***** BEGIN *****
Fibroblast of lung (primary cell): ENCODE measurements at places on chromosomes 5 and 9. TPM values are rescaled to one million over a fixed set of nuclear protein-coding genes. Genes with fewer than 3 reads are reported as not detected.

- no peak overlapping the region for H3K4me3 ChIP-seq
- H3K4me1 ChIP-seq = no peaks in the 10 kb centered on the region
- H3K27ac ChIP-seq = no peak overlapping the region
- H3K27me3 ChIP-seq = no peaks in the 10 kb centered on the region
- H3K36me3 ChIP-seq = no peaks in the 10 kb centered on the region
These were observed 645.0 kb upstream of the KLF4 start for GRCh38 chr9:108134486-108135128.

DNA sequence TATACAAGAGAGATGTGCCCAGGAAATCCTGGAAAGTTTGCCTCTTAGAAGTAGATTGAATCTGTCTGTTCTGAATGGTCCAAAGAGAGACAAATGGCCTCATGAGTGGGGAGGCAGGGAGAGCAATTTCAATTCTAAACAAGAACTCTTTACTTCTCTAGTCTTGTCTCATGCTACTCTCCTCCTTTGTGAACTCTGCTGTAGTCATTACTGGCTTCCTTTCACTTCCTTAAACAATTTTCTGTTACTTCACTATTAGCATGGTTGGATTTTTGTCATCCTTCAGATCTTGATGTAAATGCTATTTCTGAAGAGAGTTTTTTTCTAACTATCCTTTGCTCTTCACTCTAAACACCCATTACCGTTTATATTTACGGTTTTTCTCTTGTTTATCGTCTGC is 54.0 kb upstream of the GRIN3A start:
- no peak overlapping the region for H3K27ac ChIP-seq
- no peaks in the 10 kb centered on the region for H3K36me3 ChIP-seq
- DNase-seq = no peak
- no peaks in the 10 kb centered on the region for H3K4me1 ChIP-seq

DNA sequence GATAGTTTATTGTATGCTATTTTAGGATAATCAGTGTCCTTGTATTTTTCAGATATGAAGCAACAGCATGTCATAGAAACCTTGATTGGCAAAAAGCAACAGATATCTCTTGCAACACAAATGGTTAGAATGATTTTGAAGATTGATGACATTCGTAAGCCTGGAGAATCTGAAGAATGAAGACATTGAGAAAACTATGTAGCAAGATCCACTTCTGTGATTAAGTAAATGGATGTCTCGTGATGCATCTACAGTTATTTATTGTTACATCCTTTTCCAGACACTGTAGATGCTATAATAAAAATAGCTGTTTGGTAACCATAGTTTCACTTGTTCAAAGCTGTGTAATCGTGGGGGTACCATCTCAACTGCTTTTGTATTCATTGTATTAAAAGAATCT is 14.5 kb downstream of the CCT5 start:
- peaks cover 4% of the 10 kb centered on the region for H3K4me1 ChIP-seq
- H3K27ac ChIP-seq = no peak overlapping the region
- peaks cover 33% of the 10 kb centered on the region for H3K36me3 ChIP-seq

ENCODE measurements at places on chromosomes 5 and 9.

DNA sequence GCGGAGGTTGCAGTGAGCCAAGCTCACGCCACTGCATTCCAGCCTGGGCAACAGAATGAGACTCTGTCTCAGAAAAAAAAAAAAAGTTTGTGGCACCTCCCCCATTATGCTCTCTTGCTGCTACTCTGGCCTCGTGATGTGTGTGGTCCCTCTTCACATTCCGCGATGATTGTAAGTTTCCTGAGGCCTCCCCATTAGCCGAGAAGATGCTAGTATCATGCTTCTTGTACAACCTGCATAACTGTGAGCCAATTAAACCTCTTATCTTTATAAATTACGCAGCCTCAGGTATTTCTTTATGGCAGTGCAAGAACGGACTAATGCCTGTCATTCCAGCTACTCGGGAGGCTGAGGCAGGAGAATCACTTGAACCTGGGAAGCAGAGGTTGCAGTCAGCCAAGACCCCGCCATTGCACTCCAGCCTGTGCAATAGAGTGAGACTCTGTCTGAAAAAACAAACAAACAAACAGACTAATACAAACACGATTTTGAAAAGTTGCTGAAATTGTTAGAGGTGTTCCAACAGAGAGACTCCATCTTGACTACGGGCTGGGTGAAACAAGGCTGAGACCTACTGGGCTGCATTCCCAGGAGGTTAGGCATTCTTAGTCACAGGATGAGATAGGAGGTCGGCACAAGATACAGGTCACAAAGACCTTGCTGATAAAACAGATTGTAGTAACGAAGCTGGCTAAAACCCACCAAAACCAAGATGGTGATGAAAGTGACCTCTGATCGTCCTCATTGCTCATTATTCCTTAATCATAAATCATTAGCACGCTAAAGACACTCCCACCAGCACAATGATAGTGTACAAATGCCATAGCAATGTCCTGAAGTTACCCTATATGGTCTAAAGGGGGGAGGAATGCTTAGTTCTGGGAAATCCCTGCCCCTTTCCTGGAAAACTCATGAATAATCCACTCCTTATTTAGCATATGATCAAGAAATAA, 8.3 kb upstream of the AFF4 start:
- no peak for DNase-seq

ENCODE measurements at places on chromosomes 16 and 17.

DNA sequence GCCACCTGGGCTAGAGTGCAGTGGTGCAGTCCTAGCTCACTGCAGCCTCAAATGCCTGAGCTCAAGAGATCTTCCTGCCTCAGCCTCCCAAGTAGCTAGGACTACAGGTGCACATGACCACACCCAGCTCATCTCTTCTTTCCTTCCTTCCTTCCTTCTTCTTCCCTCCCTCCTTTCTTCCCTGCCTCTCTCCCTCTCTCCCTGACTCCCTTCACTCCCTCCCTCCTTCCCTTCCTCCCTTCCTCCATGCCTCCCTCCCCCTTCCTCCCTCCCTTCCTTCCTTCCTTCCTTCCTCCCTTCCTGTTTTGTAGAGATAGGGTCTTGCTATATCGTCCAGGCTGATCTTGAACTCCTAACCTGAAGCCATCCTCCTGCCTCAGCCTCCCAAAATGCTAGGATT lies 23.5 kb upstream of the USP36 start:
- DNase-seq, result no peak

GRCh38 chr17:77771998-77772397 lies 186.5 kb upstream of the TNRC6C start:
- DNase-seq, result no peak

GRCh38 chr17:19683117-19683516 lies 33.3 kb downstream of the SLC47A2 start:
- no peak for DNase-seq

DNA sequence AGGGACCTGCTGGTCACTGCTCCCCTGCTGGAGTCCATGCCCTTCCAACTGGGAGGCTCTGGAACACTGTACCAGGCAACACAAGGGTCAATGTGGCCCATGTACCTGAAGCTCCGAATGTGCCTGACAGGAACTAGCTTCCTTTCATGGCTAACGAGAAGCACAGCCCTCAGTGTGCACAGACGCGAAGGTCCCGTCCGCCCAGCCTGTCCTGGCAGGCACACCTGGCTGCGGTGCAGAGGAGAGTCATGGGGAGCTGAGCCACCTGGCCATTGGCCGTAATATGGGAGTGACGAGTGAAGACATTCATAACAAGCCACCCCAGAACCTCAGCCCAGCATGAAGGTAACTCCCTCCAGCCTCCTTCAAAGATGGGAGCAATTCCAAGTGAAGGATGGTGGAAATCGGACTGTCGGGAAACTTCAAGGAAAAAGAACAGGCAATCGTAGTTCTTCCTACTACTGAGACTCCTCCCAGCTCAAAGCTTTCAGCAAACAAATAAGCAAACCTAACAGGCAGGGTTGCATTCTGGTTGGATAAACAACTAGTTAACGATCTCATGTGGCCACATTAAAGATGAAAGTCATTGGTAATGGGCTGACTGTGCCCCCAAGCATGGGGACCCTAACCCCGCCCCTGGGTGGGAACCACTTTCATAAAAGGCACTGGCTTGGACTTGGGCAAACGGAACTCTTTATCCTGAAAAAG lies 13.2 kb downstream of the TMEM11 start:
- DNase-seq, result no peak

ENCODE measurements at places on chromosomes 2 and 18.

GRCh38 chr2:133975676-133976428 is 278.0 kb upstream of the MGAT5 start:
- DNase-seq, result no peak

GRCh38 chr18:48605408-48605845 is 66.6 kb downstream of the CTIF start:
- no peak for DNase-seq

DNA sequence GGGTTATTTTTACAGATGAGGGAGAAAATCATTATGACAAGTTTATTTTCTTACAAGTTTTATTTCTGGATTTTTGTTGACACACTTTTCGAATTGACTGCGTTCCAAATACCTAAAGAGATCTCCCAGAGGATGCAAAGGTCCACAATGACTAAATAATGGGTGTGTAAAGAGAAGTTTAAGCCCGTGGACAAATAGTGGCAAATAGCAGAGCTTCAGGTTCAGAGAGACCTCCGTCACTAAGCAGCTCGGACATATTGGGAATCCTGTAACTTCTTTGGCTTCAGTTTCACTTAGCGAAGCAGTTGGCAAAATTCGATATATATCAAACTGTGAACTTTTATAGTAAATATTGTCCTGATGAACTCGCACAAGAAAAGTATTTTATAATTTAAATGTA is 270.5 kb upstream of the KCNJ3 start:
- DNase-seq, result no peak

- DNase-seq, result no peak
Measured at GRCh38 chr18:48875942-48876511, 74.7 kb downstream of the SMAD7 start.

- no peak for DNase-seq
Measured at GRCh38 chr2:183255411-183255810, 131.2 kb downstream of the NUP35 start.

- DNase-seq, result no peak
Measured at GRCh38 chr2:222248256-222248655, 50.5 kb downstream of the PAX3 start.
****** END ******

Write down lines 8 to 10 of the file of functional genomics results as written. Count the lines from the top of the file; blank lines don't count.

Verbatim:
DNA sequence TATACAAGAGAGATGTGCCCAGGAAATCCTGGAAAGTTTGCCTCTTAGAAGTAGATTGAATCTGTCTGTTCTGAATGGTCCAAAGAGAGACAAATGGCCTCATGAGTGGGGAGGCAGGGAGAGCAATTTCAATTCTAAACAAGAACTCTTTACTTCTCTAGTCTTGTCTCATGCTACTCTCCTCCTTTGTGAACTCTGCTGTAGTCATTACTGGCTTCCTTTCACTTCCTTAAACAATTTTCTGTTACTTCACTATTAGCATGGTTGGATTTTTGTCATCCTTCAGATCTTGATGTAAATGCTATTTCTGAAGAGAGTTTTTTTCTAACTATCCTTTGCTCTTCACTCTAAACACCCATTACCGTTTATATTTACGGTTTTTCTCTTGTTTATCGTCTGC is 54.0 kb upstream of the GRIN3A start:
- no peak overlapping the region for H3K27ac ChIP-seq
- no peaks in the 10 kb centered on the region for H3K36me3 ChIP-seq